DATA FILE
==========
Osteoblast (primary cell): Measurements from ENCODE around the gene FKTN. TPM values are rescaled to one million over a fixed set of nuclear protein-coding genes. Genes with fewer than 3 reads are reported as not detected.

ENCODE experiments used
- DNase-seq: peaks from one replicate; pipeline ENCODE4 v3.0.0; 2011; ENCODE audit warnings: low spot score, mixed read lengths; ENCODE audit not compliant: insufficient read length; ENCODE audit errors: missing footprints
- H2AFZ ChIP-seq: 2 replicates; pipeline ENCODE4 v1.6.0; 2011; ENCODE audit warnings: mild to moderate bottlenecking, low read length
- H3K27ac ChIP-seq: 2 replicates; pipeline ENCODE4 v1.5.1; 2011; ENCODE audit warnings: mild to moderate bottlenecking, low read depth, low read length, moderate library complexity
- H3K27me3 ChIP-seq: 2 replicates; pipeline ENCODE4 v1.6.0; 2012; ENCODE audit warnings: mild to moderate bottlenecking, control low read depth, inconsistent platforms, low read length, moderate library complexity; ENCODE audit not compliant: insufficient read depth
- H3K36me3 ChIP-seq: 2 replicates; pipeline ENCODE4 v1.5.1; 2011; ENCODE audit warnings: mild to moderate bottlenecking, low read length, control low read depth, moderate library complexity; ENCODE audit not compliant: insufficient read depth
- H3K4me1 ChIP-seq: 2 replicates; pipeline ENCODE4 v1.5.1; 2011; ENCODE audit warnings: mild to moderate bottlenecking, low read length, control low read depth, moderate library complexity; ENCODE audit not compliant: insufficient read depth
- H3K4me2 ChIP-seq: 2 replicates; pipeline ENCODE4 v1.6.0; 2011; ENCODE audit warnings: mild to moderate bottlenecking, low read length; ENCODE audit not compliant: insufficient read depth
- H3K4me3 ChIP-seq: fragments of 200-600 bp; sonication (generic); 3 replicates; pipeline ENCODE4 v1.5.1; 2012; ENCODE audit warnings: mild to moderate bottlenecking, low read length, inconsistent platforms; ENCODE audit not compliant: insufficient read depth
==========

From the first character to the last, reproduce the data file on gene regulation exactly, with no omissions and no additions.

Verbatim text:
Osteoblast (primary cell): Measurements from ENCODE around the gene FKTN. TPM values are rescaled to one million over a fixed set of nuclear protein-coding genes. Genes with fewer than 3 reads are reported as not detected.

ENCODE experiments used
- DNase-seq: peaks from one replicate; pipeline ENCODE4 v3.0.0; 2011; ENCODE audit warnings: low spot score, mixed read lengths; ENCODE audit not compliant: insufficient read length; ENCODE audit errors: missing footprints
- H2AFZ ChIP-seq: 2 replicates; pipeline ENCODE4 v1.6.0; 2011; ENCODE audit warnings: mild to moderate bottlenecking, low read length
- H3K27ac ChIP-seq: 2 replicates; pipeline ENCODE4 v1.5.1; 2011; ENCODE audit warnings: mild to moderate bottlenecking, low read depth, low read length, moderate library complexity
- H3K27me3 ChIP-seq: 2 replicates; pipeline ENCODE4 v1.6.0; 2012; ENCODE audit warnings: mild to moderate bottlenecking, control low read depth, inconsistent platforms, low read length, moderate library complexity; ENCODE audit not compliant: insufficient read depth
- H3K36me3 ChIP-seq: 2 replicates; pipeline ENCODE4 v1.5.1; 2011; ENCODE audit warnings: mild to moderate bottlenecking, low read length, control low read depth, moderate library complexity; ENCODE audit not compliant: insufficient read depth
- H3K4me1 ChIP-seq: 2 replicates; pipeline ENCODE4 v1.5.1; 2011; ENCODE audit warnings: mild to moderate bottlenecking, low read length, control low read depth, moderate library complexity; ENCODE audit not compliant: insufficient read depth
- H3K4me2 ChIP-seq: 2 replicates; pipeline ENCODE4 v1.6.0; 2011; ENCODE audit warnings: mild to moderate bottlenecking, low read length; ENCODE audit not compliant: insufficient read depth
- H3K4me3 ChIP-seq: fragments of 200-600 bp; sonication (generic); 3 replicates; pipeline ENCODE4 v1.5.1; 2012; ENCODE audit warnings: mild to moderate bottlenecking, low read length, inconsistent platforms; ENCODE audit not compliant: insufficient read depth